Founded in 1853, the New Haven Clock Company was the first to mass-produce brass clock movements in America. The company was formed to supply these movements to the Jerome Manufacturing Company, then the largest clockmaker in the world. When Jerome went bankrupt in 1856, New Haven Clock Company purchased it.
One of the primary benefits of the Jerome purchase for New Haven was the good reputation of the Jerome brand and the network of companies that remained interested in selling its clocks. In England, Jerome & Co. Ltd. sold Jerome clocks for New Haven until 1904, when New Haven purchased the English firm outright.
Among the Jerome clocks that New Haven produced for export was an 1860 mantel clock called the Duchess. It had a rosewood veneer case, an angled top, Roman-numeral letters on its dial, and a glass window to reveal the swinging pendulum inside...
Double-dial calendar clocks, for walls and shelves, were also popular. Some had light oak cases, some were made of rich walnut, and still others were produced by New Haven for the National Calendar Clock Company. One of these has three finials on top and is especially sought by collectors of antique New Haven clocks thanks to the word "Fashion" emblazoned between the two dials (Fashion was a popular magazine of the day; Seth Thomas and others also made these so-called Fashion clocks).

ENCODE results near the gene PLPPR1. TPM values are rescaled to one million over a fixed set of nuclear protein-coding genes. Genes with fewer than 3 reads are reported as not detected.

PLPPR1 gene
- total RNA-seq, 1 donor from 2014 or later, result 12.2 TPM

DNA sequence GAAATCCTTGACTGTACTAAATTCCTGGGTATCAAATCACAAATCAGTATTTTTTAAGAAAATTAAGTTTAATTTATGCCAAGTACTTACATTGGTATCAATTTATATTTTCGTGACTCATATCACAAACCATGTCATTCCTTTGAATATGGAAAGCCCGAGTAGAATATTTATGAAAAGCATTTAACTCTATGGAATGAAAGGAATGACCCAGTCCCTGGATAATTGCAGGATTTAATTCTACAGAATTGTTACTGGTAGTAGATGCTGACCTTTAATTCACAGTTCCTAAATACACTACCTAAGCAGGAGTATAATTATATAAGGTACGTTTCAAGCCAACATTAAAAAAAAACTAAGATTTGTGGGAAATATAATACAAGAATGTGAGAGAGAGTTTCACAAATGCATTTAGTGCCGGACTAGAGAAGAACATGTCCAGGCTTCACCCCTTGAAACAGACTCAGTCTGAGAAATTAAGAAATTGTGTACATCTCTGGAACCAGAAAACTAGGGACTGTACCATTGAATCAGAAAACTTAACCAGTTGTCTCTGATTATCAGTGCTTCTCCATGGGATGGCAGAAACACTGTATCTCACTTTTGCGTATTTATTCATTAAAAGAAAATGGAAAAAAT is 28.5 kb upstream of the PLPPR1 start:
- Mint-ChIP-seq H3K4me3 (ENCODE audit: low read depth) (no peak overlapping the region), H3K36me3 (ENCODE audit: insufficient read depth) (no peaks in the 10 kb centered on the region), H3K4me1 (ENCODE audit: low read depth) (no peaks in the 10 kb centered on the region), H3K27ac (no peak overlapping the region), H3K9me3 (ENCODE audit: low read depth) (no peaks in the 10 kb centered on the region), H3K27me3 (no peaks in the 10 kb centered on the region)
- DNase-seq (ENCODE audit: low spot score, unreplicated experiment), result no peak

Perhaps the most collectible of the late 19th-century New Haven clocks is the Ignatz, or flying pendulum shelf clock, from 1884. Instead of a lever, anchor, recoil, or other traditional type of escapement, the flying pendulum had a ball-and-string "tetherball" escapement that whipped from side to side on the top of the clock’s case. New Haven produced them as Jerome & Co. clocks, but only for about a year.
New Haven made hundreds of other models, from banjo clocks to regulators to grandfathers, with names like Anglo, English, Glenor, and Occidental. In 1880, they even added a line of non-jeweled pocket watches.
But mismanagement plagued the otherwise successful company. After flirting with bankruptcy in 1894, New Haven pulled itself together in 1902 when Walter C. Camp, who was then known as the "father of American football," took the company’s reigns, modernized to reduce costs, and, in 1915, added wristwatches to the company’s offerings.
The changes Camp instituted were enough to keep the company profitable through the Depression, but after World War II, the company struggled through disruption caused by a takeover and poor sales, finally folding operations in 1960, a little more than 100 years after it had been founded.
Key terms for Antique New Haven Clocks:
Escapement: A device that converts the pressure of a spring or coil into a fixed release of movement.
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